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What's Good About Mechanical Parts in ADW? Check Out the ADW16.3 Release and See!

Comments(0)Filed under: Front-end PCB design, Library and design data management, Design Entry HDL, ConceptHDL, DEHDL, Component Information Portal (CIP), Allegro PCB Editor, Allegro, PCB Editor, PCB, SPB 16.3, Design Entry, Library flow, ADW, ADW 16.3, SPB16.3, Library, design, mechanical parts

Mechanical part support! It's here in the Allegro Design Workbench (ADW16.3) release! 

There are new data model types in ADW16.3 that provide a solution for the support of mechanical models in the library and design flow. The mechanical model types supported in this release include three basic model categories – Allegro PCB Editor, Design Entry HDL (DEHDL), and Mechanical Kits.

Allegro PCB Editor mechanical models include board (.bsm) and in some cases package (.psm) models.  A subset of these models include stand-alone or Zero-pin component models. These models are associated with part selections in the Component Browser, which in turn are imported into the BOM.

Mechanical kits are a mechanical part that consists of multiple mechanical parts typical of subassemblies. 

Zero-pin mechanical parts
–    Treated same as electrical parts
–    Placed directly on the schematic
–    Supports both PSM and BSM

Mechanical parts and mechanical kits
–    Managed and created separately from electrical parts
–    Can be associated with an electrical part (e.g.  Heat sink)
–    Can be added directly into the shopping cart (e.g. Standoff) and allows easier management of callouts file

Read on for more details …

Mechanical Flow Overview

Mechanical Model Classifications

Mechanical model classifications define properties associated with these parts similar to the electrical parts with the exception that the mechanical part properties are saved in the mech_ptf.txt file. When the parts are selected in the design flow, the data is copied to the bom.callouts file.

Remember that a mechanical model is similar to the schematic model in that it defines the header for the mechanical PTF. Mechanical parts can be associated to electrical parts by association. When a mechanical part is associated to the electrical part, the mechanical part information is passed through to the Component Browser and passed to the BOM when the electrical model is added to the design.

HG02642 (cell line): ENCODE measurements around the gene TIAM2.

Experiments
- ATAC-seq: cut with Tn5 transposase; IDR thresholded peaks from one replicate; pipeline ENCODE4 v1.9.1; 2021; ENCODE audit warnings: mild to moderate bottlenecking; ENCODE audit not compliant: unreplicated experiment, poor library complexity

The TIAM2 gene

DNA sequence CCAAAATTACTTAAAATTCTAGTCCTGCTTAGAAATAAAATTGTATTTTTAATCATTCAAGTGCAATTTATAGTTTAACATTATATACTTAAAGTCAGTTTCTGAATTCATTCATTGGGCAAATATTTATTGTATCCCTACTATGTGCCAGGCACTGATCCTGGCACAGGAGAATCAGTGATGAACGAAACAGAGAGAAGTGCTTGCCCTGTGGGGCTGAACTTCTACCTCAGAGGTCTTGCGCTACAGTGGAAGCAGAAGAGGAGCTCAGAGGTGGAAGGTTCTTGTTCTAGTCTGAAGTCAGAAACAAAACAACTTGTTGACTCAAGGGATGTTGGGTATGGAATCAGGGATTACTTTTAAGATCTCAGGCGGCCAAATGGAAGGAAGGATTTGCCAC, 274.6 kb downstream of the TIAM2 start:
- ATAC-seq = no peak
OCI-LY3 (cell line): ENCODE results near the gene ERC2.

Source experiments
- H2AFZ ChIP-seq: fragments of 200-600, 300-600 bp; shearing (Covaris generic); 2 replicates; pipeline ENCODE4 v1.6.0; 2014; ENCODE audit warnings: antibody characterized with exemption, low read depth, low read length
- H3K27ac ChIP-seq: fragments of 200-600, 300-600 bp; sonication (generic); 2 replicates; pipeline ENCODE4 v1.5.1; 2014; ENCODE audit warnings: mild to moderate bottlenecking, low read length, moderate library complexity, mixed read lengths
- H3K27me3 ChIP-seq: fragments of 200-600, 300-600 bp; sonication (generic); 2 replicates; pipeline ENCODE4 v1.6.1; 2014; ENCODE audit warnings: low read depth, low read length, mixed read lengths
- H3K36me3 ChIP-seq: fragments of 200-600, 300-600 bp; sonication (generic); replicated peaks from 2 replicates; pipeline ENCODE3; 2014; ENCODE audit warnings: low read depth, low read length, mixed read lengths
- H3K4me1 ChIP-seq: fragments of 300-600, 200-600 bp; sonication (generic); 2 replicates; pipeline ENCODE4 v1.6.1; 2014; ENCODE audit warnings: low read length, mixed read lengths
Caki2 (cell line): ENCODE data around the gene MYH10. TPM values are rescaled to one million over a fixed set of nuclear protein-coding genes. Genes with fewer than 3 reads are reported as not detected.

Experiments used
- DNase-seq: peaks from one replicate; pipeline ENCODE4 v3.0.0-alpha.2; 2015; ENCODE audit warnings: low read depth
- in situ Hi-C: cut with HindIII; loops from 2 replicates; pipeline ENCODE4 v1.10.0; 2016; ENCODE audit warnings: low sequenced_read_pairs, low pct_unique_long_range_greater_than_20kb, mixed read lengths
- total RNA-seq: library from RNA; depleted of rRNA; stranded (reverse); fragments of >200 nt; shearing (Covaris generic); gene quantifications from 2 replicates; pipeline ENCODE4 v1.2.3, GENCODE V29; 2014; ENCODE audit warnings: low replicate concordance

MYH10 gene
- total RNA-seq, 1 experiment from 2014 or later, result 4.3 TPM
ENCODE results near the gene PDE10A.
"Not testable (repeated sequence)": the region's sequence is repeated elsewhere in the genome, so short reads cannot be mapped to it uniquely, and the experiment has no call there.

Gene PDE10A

Remember, Mechanical Models and Classifications are handled separately from, but analogous to electrical parts:
–    Mechanical Model defines mechanical part table definition
–    Mechanical Model Classification used to classify mechanical models

The attributes on the mechanical model define the attributes in the mechanical PTF. This is similar to schematic models for electrical components. These attributes can be Key or Injected, Mandatory, etc. The attributes defined on the mechanical model classification can assist in finding mechanical models. Generally mechanical models indicate type (e.g. Screw, Nut, and Washer) rather than instance (e.g. 1 inch, 10 pitch, machined).

Mechanical Parts

Mechanical parts must be classified and must be associated with a mechanical model (but, they can be associated to an electrical part). The mechanical part classification is used to find mechanical parts. The library flow is used to validate and release mechanical parts. You can use the Component Browser for selecting mechanical parts and adding them directly to the shopping cart and for selecting electrical parts with associated mechanical parts, which in turn are automatically included in the BOM. Separate electrical and mechanical classifications are now shown in the Component Browser, and the Shopping Cart viewer has been enhanced for mechanical part/kits.

I look forward to your feedback on this new ADW capability.

Jerry "GenPart" Grzenia


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